End-of-world prediction interrupts TV broadcasts

The mushroom cloud from “Ivy Mike” rises above in the Marshall Islands in 1952

In a statement, the station said: "During a regularly scheduled test of the Emergency Alert System for Orange County, KWVE-FM experienced an equipment failure that resulted in KWVE-FM not sending the end-of-message tones that would disconnect those media entities participating in the Emergency Alert System test".

"Realize this, extremely violent times will come", a man's voice boomed, according to a video of the alert.

Stacy Laflamme of Lake Forest, California, likened the voice to that of Adolf Hitler.

She said: "I was definitely startled, 'cause the volume increased exponentially".

"It nearly sounded like Hitler talking", Stacy Laflamme, one of the witnesses, told the Orange County Register. "I wasn't alarmed in the sense of thinking something was wrong, because I assumed it was some sort of hack".

Some suspect that it may have been a well-known evangelical pastor who broadcasts at 11 a.m. from and Orange County radio station. "My channel changed back to Bravo after a couple minutes".

There's a lot of talk about Saturday, a date some are predicting a planet is supposed to collide with the Earth, something scientists say won't happen. The ominous emergency alert blasted onto televisions at the same time of the evangelist's broadcast.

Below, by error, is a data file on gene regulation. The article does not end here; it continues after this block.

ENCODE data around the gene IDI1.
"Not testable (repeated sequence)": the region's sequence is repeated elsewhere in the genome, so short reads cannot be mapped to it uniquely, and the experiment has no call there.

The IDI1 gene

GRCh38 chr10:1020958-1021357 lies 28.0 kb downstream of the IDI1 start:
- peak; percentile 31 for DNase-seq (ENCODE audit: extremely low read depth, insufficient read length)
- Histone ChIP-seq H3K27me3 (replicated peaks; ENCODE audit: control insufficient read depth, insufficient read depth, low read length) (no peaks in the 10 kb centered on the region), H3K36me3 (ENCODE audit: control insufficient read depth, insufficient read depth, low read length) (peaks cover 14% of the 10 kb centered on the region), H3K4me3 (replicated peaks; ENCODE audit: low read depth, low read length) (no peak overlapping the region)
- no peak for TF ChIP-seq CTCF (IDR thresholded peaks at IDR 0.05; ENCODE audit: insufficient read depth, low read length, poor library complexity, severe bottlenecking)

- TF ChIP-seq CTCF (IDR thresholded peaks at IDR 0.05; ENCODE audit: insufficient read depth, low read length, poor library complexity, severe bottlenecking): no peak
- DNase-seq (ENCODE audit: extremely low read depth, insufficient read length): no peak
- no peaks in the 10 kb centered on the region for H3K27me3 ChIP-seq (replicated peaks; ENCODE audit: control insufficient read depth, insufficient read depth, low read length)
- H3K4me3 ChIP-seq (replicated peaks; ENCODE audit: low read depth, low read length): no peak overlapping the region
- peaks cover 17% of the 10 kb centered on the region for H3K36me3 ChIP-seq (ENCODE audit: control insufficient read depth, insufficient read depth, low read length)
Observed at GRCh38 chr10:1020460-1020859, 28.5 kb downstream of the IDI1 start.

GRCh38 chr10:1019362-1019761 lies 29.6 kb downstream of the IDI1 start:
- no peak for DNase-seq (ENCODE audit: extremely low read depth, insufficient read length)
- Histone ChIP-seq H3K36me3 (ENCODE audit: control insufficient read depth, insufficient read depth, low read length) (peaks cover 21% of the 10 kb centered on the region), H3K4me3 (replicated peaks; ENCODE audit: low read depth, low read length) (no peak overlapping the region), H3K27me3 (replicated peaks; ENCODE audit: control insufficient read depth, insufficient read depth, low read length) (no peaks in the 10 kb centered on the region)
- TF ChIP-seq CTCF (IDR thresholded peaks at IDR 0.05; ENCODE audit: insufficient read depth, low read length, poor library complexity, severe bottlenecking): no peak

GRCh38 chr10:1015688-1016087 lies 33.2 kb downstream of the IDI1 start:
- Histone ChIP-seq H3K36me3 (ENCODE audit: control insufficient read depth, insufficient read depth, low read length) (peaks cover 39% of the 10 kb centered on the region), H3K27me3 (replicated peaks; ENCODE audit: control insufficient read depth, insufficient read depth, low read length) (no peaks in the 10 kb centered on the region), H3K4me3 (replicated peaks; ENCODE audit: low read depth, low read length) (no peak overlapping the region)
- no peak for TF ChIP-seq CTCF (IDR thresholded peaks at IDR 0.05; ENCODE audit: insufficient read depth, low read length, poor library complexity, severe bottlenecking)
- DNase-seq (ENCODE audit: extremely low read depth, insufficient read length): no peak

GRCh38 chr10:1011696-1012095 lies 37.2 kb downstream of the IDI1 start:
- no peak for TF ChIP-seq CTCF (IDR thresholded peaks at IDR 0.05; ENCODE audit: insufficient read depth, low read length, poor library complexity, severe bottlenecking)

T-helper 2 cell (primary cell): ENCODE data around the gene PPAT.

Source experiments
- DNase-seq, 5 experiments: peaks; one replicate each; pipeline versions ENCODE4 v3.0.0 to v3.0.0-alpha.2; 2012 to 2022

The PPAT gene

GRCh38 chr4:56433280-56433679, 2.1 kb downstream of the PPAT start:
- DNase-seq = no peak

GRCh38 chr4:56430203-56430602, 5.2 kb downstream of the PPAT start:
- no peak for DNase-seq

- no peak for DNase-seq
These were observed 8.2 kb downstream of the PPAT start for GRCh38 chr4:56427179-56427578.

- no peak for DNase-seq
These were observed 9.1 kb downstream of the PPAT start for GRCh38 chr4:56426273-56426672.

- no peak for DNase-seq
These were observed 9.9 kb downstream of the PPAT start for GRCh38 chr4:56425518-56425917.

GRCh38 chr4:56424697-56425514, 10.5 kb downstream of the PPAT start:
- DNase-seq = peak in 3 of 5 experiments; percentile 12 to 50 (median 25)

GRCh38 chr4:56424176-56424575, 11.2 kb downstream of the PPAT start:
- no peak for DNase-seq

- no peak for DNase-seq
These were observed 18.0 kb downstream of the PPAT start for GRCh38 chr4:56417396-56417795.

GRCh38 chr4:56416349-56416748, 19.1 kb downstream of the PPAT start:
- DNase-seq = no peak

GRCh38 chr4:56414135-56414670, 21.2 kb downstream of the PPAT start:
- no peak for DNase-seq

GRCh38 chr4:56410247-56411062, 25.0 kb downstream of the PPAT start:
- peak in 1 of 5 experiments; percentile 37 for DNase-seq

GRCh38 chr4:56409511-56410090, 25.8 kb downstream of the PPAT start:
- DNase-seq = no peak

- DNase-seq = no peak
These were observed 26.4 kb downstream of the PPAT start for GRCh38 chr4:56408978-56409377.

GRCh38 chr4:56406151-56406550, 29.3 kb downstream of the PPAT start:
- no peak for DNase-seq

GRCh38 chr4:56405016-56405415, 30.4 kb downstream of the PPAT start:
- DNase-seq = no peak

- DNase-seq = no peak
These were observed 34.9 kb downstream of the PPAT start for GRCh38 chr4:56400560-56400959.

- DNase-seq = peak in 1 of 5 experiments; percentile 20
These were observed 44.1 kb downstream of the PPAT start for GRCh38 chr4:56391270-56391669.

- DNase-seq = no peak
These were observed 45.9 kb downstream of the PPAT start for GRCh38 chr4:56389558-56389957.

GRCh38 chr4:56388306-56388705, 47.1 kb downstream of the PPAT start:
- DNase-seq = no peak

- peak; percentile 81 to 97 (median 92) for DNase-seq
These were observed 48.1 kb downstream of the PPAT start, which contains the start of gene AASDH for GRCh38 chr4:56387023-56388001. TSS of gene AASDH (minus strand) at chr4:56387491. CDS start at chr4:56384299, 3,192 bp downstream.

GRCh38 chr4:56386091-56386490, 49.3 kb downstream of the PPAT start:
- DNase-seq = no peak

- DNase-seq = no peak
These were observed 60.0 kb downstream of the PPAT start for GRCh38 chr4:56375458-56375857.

"With these tests, an emergency tone is sent out to initiate the test", Camero said.

Smith said the alert was part of a test system they were doing with a radio station, and when asked if the odd audio was intentional or not, he said only that it was "from the radio".

It's uncertain who's behind the messages and whether they were intentional, but a Cox spokesperson told Gizmodo that the message came in after radio stations were conducting their monthly emergency test, which the cable networks typically air. "After the tone is transmitted, another tone is sent to end the message".

"We don't want to alarm anyone with any false emergency alerts", he added.

Cox and Spectrum are investigating who sent out the alert and whether it was done accidentally or on objective.

Spectrum did not immediately respond to a request for comment, but Dennis Johnson, a spokesman for Spectrum, told the Register they "were fed an incorrect audio file".

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